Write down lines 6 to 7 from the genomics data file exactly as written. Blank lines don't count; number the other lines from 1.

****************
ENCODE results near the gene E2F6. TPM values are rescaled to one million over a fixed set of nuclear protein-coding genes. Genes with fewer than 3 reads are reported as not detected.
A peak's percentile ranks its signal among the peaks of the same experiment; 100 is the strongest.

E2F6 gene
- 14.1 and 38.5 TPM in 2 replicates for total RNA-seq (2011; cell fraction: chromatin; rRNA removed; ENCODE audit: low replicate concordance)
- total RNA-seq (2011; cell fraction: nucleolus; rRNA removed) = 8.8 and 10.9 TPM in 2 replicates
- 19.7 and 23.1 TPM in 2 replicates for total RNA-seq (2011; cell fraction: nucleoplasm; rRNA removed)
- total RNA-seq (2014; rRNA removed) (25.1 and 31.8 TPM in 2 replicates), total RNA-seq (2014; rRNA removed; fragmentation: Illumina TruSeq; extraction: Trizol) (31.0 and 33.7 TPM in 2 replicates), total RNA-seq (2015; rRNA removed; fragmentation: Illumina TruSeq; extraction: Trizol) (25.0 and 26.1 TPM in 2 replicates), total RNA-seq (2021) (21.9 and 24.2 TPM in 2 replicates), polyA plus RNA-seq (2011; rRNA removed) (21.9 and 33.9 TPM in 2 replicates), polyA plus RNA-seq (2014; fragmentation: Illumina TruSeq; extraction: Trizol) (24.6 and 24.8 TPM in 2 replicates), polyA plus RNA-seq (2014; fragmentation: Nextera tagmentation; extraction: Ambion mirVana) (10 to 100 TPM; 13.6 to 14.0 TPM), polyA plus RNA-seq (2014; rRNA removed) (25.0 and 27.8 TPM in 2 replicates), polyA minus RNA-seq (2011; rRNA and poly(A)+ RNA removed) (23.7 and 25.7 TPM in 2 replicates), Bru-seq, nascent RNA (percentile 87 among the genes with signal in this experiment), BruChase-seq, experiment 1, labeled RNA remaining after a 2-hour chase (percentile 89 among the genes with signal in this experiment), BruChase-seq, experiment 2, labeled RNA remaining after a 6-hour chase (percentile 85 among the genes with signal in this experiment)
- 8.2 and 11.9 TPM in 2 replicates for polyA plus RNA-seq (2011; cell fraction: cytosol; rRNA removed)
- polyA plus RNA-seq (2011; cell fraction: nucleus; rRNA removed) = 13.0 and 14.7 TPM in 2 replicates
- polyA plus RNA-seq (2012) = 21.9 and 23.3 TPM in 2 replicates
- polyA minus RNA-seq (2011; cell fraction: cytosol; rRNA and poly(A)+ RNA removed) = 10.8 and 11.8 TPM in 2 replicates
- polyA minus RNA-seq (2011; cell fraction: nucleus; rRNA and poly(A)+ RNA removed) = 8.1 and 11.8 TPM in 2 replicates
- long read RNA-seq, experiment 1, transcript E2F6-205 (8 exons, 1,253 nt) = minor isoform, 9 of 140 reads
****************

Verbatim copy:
- 19.7 and 23.1 TPM in 2 replicates for total RNA-seq (2011; cell fraction: nucleoplasm; rRNA removed)
- total RNA-seq (2014; rRNA removed) (25.1 and 31.8 TPM in 2 replicates), total RNA-seq (2014; rRNA removed; fragmentation: Illumina TruSeq; extraction: Trizol) (31.0 and 33.7 TPM in 2 replicates), total RNA-seq (2015; rRNA removed; fragmentation: Illumina TruSeq; extraction: Trizol) (25.0 and 26.1 TPM in 2 replicates), total RNA-seq (2021) (21.9 and 24.2 TPM in 2 replicates), polyA plus RNA-seq (2011; rRNA removed) (21.9 and 33.9 TPM in 2 replicates), polyA plus RNA-seq (2014; fragmentation: Illumina TruSeq; extraction: Trizol) (24.6 and 24.8 TPM in 2 replicates), polyA plus RNA-seq (2014; fragmentation: Nextera tagmentation; extraction: Ambion mirVana) (10 to 100 TPM; 13.6 to 14.0 TPM), polyA plus RNA-seq (2014; rRNA removed) (25.0 and 27.8 TPM in 2 replicates), polyA minus RNA-seq (2011; rRNA and poly(A)+ RNA removed) (23.7 and 25.7 TPM in 2 replicates), Bru-seq, nascent RNA (percentile 87 among the genes with signal in this experiment), BruChase-seq, experiment 1, labeled RNA remaining after a 2-hour chase (percentile 89 among the genes with signal in this experiment), BruChase-seq, experiment 2, labeled RNA remaining after a 6-hour chase (percentile 85 among the genes with signal in this experiment)